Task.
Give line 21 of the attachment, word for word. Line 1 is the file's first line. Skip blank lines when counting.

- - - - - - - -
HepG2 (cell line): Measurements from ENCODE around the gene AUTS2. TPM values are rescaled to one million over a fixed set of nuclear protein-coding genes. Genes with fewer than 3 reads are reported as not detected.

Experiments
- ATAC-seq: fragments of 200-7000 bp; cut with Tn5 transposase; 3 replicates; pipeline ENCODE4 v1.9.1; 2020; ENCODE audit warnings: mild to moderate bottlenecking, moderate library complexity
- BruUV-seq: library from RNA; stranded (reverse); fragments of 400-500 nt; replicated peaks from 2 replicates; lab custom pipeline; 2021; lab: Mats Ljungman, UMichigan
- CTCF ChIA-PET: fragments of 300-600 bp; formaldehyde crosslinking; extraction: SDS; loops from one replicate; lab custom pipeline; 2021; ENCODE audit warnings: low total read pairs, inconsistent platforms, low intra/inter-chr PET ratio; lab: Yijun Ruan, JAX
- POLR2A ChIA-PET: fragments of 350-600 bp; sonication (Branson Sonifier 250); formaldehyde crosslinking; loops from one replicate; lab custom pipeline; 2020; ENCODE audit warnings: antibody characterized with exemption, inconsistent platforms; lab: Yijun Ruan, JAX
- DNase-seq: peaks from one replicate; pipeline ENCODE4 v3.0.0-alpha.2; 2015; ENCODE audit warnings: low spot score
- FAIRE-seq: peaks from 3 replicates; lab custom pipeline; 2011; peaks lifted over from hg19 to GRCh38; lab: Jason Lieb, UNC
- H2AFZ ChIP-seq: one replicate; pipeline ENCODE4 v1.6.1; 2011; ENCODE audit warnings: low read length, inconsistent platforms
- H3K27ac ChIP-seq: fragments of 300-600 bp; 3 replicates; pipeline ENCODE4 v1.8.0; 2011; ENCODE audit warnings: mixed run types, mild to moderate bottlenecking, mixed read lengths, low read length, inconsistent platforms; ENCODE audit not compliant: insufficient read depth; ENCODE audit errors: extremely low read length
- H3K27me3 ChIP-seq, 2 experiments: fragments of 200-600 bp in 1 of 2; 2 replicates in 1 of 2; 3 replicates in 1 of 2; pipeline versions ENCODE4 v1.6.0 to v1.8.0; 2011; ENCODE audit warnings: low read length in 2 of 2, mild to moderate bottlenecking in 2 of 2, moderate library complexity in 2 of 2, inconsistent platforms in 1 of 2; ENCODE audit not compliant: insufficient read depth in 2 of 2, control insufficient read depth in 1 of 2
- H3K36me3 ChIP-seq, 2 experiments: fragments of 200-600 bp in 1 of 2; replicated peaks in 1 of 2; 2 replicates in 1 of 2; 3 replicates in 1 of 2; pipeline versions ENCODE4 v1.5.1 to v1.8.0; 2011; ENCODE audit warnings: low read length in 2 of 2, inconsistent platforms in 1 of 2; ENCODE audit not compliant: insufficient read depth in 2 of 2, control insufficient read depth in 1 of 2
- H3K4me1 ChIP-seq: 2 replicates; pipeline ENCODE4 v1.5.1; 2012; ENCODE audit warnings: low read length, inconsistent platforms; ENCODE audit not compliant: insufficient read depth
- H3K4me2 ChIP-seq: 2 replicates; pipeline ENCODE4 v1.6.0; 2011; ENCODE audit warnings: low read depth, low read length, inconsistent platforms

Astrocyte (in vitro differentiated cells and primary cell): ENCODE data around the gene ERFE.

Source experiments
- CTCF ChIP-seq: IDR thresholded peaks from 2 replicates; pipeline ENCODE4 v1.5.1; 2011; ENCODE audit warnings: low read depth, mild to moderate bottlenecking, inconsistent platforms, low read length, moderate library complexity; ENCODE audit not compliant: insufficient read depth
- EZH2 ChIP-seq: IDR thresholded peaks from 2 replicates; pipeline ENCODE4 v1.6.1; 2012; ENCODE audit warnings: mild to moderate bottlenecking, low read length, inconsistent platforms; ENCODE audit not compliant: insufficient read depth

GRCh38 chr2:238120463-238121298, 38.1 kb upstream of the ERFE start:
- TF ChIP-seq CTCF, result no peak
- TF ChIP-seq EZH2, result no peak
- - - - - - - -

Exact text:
- TF ChIP-seq EZH2, result no peak